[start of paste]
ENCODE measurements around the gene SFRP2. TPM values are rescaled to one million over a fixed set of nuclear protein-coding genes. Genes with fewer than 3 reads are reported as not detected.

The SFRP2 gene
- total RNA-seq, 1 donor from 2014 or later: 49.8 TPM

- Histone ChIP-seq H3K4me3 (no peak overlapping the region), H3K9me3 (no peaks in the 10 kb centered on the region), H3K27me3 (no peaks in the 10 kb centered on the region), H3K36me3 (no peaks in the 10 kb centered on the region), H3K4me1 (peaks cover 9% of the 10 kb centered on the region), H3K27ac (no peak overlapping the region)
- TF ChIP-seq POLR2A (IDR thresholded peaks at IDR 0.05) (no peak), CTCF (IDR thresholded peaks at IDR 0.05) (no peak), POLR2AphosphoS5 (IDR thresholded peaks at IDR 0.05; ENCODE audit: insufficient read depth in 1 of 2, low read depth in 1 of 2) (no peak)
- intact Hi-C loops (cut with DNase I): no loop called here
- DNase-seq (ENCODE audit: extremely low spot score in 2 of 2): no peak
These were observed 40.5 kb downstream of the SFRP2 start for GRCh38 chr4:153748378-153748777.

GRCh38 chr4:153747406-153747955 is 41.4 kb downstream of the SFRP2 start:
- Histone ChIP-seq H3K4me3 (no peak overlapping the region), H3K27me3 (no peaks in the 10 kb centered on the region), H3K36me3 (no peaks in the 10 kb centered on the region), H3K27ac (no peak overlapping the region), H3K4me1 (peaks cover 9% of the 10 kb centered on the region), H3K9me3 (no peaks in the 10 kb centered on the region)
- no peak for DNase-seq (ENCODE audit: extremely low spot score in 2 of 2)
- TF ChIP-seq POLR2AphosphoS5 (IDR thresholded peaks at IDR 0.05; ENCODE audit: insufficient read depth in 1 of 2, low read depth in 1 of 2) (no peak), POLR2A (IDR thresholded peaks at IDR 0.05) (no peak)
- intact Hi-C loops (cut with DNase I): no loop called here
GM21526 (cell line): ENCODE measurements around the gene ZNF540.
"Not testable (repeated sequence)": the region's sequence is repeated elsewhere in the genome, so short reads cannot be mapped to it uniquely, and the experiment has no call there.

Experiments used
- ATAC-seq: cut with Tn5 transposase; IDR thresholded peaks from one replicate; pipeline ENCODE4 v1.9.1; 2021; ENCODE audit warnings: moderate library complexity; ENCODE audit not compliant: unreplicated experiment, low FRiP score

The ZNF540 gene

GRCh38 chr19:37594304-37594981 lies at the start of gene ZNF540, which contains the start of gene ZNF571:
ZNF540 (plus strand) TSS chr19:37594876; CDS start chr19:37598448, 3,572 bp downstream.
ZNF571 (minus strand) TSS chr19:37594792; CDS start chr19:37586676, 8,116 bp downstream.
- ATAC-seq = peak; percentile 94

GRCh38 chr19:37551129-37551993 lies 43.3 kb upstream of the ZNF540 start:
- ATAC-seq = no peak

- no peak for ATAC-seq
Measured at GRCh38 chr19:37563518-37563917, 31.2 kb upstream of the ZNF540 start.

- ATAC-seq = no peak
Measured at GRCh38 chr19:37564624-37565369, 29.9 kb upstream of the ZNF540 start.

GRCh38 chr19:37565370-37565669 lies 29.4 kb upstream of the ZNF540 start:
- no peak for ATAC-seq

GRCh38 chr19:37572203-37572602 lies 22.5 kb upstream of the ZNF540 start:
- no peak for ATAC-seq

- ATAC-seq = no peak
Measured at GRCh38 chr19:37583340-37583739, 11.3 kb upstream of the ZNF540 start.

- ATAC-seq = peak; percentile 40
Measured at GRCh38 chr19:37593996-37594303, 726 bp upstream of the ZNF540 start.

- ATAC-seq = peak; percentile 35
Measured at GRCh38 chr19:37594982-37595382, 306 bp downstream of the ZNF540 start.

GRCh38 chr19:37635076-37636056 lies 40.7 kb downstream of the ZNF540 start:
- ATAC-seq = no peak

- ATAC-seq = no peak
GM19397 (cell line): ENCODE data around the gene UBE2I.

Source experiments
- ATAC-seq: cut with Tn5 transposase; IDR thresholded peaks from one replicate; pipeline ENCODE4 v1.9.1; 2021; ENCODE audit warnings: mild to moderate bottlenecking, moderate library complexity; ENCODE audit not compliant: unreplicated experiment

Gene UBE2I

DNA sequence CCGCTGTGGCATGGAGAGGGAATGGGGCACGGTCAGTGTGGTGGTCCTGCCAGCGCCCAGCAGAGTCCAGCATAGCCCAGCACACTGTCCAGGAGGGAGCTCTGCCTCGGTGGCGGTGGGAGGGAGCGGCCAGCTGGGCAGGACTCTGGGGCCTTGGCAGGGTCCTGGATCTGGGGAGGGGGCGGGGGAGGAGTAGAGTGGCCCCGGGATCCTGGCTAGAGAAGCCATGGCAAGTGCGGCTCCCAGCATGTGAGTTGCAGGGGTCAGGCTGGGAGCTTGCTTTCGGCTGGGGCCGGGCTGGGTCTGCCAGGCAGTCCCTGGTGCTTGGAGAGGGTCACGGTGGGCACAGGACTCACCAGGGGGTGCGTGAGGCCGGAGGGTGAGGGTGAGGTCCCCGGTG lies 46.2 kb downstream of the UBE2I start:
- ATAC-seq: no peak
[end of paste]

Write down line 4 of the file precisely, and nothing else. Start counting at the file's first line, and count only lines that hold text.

- Histone ChIP-seq H3K4me3 (no peak overlapping the region), H3K9me3 (no peaks in the 10 kb centered on the region), H3K27me3 (no peaks in the 10 kb centered on the region), H3K36me3 (no peaks in the 10 kb centered on the region), H3K4me1 (peaks cover 9% of the 10 kb centered on the region), H3K27ac (no peak overlapping the region)